Cellular handling of unoccupied and agonist-stimulated cholecystokinin receptor determined by immunolocalization

Carlos Fischer De Toledo, Belinda F. Roettger, Corinna Morys-Wortmann, Wolfgang E. Schmidt, Laurence J Miller

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Abstract

Cellular handling of receptor molecules is an important mechanism for the regulation of appropriately sensitive hormone-stimulated signaling. Until now, our understanding of the cellular handling of the cholecystokinin (CCK) receptor has been largely limited to following a tagged ligand through the cell. In the present work, we report the application of unique CCK receptor antisera directed toward intracellular domains, which permitted the immunolocalization of this molecule independently of its occupation with ligand. The CCK receptor antisera were also useful in Western blotting and immunoprecipitation of this receptor. Unstimulated CCK receptors remained on the surface of both recombinant stable rat CCK-A receptor-bearing Chinese hamster ovary cell line (CHO-CCKR) cells and native rat pancreatic acinar cells and did not constitutively internalize. Agonist stimulation of the CHO- CCKR cells resulted in the prompt internalization of a subset of surface receptors, representing those that were occupied with ligand. Unoccupied receptors remained on the surface, uninfluenced by the stimulated signaling pathways. Consistent with this, CCK receptor phosphorylation induced by 12- O-tetradecanoylphorbol-13-acetate treatment did not stimulate receptor internalization. After internalization, we observed substantial receptor recycling to the plasma membrane. These insights provide the first evidence that CCK receptor internalization occurs as a direct result of an induced conformational change and presumed bimolecular interaction, rather than as an effect of a signaling event.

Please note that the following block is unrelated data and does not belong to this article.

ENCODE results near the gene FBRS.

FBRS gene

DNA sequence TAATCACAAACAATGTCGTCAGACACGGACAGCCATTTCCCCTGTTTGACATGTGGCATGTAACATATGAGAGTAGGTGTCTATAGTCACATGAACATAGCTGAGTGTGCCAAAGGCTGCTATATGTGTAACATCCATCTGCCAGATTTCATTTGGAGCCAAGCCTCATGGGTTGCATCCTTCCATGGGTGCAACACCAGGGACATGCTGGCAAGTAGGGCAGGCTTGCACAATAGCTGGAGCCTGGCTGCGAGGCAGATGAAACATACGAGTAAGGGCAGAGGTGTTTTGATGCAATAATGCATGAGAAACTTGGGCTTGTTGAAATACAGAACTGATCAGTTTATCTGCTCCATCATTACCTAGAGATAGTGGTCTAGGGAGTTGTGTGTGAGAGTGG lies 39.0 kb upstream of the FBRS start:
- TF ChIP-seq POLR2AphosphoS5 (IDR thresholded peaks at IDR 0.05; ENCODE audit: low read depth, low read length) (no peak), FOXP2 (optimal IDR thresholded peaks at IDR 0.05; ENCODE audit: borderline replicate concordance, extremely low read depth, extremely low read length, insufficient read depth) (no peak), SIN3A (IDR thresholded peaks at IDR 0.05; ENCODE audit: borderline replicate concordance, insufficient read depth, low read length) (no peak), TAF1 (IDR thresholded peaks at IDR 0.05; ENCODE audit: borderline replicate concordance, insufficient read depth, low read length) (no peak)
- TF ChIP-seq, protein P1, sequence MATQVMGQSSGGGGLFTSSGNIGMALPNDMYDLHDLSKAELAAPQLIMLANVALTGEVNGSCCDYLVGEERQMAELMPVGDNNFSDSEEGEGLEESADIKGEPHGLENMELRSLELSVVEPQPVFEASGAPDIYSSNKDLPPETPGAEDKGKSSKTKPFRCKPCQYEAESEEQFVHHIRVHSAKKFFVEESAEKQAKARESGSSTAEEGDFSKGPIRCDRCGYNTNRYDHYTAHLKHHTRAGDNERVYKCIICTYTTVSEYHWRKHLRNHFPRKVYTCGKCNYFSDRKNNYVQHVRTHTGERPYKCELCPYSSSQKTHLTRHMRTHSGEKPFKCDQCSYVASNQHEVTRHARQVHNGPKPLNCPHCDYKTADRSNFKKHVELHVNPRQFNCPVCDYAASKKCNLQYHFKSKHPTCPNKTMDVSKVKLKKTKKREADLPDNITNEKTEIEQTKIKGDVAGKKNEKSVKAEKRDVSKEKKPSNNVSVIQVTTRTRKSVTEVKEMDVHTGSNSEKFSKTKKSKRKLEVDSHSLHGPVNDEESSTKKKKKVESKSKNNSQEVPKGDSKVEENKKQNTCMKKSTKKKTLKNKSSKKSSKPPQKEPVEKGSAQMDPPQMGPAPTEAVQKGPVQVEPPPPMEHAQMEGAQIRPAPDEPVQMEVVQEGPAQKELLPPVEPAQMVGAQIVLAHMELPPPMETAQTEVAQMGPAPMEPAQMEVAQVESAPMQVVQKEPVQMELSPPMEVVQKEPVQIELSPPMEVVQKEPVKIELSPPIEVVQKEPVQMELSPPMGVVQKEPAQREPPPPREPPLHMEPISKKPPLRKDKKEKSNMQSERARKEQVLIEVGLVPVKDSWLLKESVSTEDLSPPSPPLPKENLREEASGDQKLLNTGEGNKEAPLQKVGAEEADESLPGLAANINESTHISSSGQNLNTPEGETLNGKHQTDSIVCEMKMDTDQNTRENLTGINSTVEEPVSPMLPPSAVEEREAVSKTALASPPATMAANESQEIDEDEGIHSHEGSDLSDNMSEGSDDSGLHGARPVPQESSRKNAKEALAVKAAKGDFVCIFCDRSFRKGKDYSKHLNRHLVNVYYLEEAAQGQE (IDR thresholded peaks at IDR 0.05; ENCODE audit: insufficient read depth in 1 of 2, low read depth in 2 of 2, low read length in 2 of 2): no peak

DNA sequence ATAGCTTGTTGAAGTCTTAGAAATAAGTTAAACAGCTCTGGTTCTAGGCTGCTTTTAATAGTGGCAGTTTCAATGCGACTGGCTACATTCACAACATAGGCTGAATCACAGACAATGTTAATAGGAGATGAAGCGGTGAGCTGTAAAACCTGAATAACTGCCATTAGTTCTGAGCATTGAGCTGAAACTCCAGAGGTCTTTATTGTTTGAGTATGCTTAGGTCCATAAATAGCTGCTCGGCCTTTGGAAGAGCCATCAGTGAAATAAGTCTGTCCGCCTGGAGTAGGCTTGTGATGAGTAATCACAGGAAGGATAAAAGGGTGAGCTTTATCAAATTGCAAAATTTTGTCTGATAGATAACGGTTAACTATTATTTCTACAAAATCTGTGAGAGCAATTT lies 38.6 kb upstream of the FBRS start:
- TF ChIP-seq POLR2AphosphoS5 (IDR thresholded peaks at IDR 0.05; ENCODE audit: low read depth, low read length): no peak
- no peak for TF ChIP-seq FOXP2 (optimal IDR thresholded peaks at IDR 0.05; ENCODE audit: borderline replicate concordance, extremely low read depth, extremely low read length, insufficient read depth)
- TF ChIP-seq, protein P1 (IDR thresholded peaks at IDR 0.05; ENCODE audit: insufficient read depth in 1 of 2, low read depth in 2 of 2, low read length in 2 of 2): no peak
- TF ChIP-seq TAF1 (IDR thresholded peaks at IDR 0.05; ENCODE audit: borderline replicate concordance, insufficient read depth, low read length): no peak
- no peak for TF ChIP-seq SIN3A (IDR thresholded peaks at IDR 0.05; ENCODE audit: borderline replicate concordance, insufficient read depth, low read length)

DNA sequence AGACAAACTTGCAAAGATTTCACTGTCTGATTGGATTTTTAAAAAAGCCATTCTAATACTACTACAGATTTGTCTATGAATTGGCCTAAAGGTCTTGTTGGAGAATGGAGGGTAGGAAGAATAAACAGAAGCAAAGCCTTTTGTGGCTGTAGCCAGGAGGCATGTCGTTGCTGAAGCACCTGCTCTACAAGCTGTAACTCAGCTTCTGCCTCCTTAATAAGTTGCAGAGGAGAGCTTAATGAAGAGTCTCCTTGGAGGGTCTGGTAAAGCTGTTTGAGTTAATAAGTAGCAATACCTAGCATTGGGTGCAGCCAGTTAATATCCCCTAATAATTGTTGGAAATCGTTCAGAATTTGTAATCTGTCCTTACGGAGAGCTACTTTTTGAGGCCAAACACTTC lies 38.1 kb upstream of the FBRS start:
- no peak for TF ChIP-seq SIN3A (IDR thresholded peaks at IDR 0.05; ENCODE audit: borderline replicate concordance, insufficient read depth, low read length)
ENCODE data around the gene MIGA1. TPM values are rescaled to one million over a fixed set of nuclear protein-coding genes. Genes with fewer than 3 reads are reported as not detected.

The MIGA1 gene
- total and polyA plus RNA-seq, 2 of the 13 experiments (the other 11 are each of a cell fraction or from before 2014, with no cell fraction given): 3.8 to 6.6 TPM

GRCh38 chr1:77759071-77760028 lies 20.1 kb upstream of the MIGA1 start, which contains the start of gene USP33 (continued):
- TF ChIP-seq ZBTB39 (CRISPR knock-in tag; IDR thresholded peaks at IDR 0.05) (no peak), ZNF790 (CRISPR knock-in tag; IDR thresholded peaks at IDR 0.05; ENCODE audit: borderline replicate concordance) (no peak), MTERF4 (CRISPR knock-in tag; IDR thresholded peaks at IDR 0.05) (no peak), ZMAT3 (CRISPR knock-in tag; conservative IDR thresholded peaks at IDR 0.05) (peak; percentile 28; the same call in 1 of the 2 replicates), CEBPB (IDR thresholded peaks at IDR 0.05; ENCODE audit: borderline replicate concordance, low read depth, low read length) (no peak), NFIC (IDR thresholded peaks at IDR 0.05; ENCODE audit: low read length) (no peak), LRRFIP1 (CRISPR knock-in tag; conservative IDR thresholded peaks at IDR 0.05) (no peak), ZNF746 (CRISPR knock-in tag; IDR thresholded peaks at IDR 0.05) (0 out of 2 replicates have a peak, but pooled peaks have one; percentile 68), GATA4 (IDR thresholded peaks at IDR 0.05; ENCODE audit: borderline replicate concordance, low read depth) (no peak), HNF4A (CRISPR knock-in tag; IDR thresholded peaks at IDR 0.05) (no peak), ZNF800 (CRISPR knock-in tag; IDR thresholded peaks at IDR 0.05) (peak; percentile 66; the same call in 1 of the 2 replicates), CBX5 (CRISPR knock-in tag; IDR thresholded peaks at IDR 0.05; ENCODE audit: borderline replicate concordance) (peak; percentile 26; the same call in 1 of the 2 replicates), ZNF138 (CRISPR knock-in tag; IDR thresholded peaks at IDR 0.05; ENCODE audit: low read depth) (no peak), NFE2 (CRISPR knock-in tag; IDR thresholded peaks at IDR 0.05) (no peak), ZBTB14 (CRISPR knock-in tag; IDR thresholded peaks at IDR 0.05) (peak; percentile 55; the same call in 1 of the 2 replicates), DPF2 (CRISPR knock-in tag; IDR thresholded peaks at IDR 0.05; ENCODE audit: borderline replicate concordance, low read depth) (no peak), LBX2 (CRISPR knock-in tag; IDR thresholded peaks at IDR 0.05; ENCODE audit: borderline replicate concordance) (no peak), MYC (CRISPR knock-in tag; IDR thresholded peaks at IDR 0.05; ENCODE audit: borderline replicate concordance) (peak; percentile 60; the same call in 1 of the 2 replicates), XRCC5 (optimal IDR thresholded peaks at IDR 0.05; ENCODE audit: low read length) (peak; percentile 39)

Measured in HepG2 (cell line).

Original languageEnglish (US)
JournalAmerican Journal of Physiology - Gastrointestinal and Liver Physiology
Volume272
Issue number3 35-3
StatePublished - Mar 1997

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Keywords

  • receptor internalization
  • receptor phosphorylation

ASJC Scopus subject areas

  • Gastroenterology
  • Physiology
  • Physiology (medical)

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